Writing Up Plan B

With the prominence of things like Liberapay and Patreon as well as Snowdrift.coop, I have had to look at the tax implications of them all.  There is no single tax regime on this planet.  Developers and other freelancers who might make use of one of these services within the F/LOSS frame of reference are frequently not within the USA frame of reference.  That makes a difference.

 

I also have to state at the outset that this does not constitute legal advice.  I am not a lawyer.  I am most certainly not your lawyer.  If anything these recitals are my setting out my review of all this as being “Plan B” due to continuing high tensions surrounding being a federal civil servant in the United States.  With an election coming up Tuesday where one side treats it as a normal routine event while the other is regarding it as Ragnarok and is acting like humanity is about to face an imminent extinction event, changing things up in life may be worthwhile.

 

An instructive item to consider is Internal Revenue Service Publication 334 Tax Guide for Small Business (For Individuals Who Use Schedule C or C-EZ).  The current version can be found online at https://www.irs.gov/forms-pubs/about-publication-334.  Just because you receive money from people over the Internet does not necessarily mean it is free from taxation.  Generally the income a developer, freelance documentation writer, or a freelancer in general might receive from a Liberapay or Snowdrift.coop appears to fall under “gross receipts”.  

 

A recent opinion of the United States Tax Court (Felton v. Commissioner, T.C. Memo 2018-168) discusses the issue of “gift” for tax purposes rather nicely in comparison to what Liberapay mentions in its FAQ.  You can find the FAQ at https://liberapay.com/about/faq.  The opinion can be found at https://www.ustaxcourt.gov/ustcinop/OpinionViewer.aspx?ID=11789.  After reading the discussion in Felton, I remain assured that in the United States context anything received via Liberapay would have to be treated as gross receipts in the United States.  The rules are different in the European Union where Liberapay is based and that’s perfectly fine.  In the end I have to answer to the tax authorities in the United States.

 

The good part about reporting matters on Schedule C is that it preserves participation in Social Security and allows a variety of business expenses and deductions to be taken.  Regular wage-based employees pay into Social Security via the FICA tax.  Self-employed persons pay into Social Security via SECA tax.

 

Now, there are various works I would definitely ask for support if I left government.  Such includes:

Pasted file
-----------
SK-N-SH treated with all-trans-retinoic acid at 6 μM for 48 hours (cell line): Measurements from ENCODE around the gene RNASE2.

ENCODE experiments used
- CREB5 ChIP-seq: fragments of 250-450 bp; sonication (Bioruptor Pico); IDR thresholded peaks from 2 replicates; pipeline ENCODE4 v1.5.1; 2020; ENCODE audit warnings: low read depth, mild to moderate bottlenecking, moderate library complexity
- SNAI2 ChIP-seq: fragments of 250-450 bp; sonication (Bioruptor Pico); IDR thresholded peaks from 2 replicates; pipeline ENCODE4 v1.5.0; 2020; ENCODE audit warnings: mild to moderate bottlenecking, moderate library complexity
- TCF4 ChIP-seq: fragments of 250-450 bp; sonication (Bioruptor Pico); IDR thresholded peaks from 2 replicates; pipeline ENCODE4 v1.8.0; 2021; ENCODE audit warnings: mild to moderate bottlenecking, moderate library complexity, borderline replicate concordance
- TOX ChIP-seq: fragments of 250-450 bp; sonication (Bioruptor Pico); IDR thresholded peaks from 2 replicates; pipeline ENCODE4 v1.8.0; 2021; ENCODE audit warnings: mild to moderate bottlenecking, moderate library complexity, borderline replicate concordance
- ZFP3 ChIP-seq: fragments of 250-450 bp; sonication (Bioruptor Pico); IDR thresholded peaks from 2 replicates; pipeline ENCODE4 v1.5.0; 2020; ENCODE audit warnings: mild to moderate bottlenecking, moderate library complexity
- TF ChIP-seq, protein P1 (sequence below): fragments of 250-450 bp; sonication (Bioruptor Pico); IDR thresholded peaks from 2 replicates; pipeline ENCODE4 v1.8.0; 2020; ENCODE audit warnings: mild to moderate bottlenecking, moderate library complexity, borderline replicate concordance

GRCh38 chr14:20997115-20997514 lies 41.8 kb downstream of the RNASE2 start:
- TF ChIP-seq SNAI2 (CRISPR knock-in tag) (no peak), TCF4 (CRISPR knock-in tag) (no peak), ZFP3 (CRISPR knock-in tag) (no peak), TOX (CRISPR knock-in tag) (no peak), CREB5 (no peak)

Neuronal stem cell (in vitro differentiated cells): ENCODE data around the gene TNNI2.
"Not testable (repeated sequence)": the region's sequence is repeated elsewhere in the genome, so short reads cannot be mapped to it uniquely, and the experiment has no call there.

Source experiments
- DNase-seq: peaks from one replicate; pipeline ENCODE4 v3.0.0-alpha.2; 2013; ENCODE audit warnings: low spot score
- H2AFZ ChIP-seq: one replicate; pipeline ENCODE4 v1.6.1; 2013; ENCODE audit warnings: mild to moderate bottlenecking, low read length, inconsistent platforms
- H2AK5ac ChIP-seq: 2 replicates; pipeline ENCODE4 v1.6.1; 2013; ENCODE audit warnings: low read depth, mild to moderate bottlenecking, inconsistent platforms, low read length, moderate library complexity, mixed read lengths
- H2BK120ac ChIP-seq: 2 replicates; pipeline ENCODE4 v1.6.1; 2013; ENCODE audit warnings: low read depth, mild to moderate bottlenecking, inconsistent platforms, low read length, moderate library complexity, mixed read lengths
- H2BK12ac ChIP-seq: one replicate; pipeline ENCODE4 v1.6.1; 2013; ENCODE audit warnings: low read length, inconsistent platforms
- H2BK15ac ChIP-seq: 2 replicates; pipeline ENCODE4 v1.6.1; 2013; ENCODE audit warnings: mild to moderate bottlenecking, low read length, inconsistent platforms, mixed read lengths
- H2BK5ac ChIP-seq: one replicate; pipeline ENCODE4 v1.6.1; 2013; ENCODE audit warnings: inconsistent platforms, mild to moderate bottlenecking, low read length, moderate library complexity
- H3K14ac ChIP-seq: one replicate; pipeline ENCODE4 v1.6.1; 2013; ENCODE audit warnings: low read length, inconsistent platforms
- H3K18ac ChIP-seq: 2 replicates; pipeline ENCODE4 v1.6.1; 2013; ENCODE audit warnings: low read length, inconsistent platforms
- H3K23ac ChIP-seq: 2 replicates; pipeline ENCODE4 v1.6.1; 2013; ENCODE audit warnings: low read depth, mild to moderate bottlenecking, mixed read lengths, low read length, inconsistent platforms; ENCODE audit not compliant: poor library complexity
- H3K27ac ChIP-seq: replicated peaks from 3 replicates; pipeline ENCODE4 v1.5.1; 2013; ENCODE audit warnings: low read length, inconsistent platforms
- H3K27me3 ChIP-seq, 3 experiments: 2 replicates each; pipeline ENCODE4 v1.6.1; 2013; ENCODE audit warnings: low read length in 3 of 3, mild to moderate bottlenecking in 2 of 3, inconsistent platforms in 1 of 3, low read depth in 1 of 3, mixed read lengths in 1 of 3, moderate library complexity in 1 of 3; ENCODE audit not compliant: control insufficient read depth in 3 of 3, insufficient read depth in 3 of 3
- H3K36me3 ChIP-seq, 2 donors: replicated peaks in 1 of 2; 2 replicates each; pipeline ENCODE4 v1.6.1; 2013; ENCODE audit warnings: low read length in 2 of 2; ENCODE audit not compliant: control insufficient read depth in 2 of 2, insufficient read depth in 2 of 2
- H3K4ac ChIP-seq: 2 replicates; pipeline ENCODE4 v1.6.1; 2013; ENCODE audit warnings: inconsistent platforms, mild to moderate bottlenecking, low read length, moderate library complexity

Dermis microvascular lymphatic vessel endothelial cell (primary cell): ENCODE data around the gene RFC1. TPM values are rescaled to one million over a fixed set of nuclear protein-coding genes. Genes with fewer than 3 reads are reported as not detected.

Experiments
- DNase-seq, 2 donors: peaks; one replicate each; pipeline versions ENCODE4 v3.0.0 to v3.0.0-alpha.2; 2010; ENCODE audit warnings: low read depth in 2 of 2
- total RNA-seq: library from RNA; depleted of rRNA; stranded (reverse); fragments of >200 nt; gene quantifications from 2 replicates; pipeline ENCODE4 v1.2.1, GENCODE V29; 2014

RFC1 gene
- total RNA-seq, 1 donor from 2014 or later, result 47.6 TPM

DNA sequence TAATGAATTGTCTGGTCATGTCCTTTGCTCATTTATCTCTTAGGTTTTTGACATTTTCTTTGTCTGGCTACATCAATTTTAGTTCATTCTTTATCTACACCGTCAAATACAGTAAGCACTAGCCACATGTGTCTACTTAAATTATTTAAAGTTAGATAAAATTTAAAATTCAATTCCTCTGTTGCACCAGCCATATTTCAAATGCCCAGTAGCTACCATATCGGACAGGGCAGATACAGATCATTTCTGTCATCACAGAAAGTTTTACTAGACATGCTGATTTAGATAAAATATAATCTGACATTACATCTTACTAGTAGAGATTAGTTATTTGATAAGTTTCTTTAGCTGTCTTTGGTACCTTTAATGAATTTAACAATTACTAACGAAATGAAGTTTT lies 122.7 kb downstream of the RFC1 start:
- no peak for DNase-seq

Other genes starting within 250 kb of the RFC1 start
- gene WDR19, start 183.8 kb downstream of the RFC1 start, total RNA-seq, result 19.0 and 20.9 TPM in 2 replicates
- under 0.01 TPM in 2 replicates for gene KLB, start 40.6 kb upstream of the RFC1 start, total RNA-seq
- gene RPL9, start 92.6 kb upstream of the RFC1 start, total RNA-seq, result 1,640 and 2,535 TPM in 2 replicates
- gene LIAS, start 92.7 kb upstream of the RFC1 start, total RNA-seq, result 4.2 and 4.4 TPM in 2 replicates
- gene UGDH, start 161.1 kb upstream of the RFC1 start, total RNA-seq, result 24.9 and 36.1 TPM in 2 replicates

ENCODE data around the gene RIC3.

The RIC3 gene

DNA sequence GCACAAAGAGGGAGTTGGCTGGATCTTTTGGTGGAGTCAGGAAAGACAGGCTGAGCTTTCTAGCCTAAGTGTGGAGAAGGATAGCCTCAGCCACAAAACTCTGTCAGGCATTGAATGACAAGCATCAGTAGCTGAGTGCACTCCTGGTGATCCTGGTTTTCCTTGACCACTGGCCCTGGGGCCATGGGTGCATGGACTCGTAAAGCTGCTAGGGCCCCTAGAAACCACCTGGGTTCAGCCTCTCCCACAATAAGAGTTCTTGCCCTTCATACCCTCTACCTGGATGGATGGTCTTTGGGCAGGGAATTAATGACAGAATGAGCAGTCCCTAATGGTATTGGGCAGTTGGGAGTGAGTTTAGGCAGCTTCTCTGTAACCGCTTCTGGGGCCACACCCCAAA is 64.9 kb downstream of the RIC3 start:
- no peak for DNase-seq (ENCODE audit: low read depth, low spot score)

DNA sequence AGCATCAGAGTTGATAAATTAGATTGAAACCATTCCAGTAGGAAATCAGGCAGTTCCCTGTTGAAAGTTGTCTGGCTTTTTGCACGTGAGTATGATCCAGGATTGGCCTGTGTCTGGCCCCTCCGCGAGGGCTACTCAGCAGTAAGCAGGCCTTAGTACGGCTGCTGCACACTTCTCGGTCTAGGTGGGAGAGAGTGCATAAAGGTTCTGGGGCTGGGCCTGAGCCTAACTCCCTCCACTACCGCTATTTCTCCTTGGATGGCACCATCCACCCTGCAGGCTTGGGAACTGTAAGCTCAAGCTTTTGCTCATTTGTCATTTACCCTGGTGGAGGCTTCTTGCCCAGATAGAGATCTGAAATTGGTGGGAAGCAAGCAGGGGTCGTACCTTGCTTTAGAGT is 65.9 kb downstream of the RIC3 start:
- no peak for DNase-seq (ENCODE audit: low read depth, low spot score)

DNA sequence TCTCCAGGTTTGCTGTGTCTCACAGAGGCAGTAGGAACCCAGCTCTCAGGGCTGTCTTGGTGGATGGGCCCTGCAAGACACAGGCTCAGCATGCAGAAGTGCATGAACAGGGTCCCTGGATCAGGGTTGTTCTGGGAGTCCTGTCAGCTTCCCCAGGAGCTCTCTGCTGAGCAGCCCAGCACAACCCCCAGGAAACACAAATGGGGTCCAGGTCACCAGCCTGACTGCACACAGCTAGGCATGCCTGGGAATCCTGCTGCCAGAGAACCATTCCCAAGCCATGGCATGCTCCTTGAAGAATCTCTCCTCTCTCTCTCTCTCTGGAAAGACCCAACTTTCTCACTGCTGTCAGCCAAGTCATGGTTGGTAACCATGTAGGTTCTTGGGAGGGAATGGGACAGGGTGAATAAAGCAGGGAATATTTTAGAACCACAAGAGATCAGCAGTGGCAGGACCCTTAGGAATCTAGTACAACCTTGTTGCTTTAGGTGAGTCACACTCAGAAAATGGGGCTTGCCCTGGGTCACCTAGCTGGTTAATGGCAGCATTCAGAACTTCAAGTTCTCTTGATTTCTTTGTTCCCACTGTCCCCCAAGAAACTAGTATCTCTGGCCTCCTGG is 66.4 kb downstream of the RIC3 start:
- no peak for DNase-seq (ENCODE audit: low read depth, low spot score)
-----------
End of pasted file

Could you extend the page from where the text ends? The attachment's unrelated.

• Freelance documentation writing

  • Emergency Management/Homeland Security work under the aegis of my church

  • Podcast production

  • Printing & Publishing

 

For podcast production, general news reviews would be possible.  Going into actual entertainment programming would be nice.  There are ideas I’m still working out.

 

Printing & Publishing would involve getting small works into print on a more rapid cycle in light of an increasingly censored Internet.  As the case of Gab.ai shows, you can have one of your users do something horrible but not actually do anything as a site but still have all your hosting partners withdraw service so as to knock you offline.  Outside the context of the USA, total shutdowns of access to the Internet still occur from time to time in other countries.

 

Emergency Management comes under the helping works of the church.

 

As to documentation writing, I used to write documentation for Xubuntu.  I want to do that again.

 

As to the proliferation of codes of conduct that are appearing everywhere, I can only offer the following statement:

 

“I am generally required to obey the United States Constitution and laws of the United States of America, the Constitution of the State of Ohio and Ohio’s laws, and the orders of any commanding officers appointed to me as a member of the unorganized militia (Ohio Revised Code 5923.01(D), Title 10 United States Code Section 246(b)(2)).  Codes of Conduct adopted by projects and organizations that conflict with those legal responsibilities must either be disregarded or accommodations must otherwise be sought.”

 

So, that’s “Plan B”.  The dollar amounts remain flexible at the moment as I’m still waiting for matters to pan out at work.  If things turn sour at my job, I at least have plans to hit the ground running seeking contracts and otherwise staying afloat.